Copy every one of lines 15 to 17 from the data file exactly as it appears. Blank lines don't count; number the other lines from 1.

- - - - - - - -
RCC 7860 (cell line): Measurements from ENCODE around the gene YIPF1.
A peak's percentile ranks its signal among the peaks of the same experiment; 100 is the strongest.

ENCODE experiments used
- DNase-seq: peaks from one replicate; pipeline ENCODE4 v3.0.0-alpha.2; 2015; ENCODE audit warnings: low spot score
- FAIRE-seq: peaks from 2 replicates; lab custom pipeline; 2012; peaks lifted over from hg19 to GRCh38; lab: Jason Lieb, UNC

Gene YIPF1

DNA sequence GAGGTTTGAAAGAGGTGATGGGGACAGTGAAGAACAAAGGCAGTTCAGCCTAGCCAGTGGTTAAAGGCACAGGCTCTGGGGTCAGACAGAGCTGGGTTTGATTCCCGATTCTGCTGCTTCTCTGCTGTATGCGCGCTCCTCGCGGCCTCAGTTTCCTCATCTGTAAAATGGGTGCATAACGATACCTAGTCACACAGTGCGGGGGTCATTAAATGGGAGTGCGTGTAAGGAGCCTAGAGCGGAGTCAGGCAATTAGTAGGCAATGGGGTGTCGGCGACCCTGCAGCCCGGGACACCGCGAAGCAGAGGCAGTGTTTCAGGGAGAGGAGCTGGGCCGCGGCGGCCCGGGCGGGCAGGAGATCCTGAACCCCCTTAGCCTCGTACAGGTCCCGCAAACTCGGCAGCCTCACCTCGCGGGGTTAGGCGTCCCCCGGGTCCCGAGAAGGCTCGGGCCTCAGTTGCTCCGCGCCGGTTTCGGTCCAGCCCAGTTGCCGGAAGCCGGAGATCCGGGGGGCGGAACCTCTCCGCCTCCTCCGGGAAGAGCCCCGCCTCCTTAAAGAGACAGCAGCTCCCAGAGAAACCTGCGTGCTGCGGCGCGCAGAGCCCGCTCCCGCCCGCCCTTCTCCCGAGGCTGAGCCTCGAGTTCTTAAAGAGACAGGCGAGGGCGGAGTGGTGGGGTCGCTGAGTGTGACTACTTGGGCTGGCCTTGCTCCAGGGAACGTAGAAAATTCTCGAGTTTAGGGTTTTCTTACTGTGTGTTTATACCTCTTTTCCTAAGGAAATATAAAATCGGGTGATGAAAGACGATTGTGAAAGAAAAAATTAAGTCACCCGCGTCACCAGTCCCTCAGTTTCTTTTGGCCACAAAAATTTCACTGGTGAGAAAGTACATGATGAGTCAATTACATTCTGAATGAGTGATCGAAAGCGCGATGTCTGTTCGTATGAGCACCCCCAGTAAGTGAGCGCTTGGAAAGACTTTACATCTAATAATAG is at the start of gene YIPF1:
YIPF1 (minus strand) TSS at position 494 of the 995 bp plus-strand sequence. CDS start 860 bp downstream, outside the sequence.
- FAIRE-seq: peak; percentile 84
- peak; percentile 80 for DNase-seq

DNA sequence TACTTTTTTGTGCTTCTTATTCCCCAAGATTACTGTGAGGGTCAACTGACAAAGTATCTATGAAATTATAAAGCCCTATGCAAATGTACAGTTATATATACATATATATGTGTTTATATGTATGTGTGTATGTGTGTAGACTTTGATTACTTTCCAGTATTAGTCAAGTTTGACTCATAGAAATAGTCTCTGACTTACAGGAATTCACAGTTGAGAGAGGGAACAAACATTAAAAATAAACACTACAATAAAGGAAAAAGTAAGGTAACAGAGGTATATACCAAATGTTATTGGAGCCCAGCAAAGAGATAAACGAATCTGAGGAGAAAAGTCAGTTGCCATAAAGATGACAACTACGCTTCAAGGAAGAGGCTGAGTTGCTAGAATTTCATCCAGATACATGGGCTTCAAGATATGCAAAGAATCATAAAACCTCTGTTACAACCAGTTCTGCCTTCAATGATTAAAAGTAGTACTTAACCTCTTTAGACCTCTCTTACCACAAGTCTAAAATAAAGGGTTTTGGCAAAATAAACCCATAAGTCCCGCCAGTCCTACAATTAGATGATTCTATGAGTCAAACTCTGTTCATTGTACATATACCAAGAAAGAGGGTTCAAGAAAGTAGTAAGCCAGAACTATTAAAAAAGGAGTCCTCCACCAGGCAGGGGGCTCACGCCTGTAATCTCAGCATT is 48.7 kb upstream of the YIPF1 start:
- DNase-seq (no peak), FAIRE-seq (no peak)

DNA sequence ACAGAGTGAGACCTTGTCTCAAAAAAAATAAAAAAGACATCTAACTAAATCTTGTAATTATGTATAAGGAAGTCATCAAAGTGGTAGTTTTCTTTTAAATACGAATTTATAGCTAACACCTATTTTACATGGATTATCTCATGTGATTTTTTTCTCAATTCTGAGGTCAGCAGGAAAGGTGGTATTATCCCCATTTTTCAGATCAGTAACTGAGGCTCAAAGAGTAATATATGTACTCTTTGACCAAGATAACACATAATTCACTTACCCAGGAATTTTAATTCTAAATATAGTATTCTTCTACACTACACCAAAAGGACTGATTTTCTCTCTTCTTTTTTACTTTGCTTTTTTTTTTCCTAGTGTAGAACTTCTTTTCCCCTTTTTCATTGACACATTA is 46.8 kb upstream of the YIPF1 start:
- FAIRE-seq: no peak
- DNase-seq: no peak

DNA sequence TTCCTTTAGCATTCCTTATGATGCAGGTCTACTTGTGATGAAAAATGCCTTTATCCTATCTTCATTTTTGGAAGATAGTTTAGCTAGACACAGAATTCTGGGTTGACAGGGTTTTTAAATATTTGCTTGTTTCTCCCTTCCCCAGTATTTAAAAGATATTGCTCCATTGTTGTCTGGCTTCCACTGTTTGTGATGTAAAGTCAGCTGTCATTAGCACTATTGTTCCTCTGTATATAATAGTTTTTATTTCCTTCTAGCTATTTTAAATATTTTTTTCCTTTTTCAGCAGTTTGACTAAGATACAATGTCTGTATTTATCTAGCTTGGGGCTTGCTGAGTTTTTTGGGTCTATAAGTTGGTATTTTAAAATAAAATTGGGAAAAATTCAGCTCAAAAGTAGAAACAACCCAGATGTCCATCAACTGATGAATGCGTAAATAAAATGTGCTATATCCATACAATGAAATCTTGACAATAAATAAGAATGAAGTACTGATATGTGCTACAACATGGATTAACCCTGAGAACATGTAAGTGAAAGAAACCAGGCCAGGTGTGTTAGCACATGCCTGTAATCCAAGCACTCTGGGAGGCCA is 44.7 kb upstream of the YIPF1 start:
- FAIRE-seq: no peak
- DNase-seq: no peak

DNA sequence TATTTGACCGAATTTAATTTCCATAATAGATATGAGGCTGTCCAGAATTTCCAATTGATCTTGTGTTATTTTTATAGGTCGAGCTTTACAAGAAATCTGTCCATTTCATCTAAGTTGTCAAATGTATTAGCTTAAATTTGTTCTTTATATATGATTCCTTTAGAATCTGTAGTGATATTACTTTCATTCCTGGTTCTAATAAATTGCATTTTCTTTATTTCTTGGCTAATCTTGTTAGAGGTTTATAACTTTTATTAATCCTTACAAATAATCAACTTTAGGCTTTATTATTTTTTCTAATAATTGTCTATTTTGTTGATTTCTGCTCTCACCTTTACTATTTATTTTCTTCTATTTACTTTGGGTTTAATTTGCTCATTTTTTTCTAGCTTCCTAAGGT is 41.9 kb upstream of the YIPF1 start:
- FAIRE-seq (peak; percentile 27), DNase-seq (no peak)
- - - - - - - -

- DNase-seq: no peak

DNA sequence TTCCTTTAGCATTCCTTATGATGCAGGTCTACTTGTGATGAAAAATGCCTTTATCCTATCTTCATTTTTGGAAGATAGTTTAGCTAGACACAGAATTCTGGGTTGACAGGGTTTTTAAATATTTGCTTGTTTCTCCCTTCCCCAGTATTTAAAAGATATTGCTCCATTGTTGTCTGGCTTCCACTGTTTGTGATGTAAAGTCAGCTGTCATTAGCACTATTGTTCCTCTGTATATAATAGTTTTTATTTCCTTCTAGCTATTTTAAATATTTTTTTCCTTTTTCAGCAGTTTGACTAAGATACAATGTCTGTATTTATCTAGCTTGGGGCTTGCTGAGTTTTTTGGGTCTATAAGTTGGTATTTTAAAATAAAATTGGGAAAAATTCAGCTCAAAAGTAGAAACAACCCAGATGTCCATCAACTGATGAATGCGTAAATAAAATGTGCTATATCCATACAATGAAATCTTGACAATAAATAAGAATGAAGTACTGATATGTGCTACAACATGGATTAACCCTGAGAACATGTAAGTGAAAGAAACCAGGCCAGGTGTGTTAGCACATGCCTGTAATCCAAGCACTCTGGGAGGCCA is 44.7 kb upstream of the YIPF1 start:
- FAIRE-seq: no peak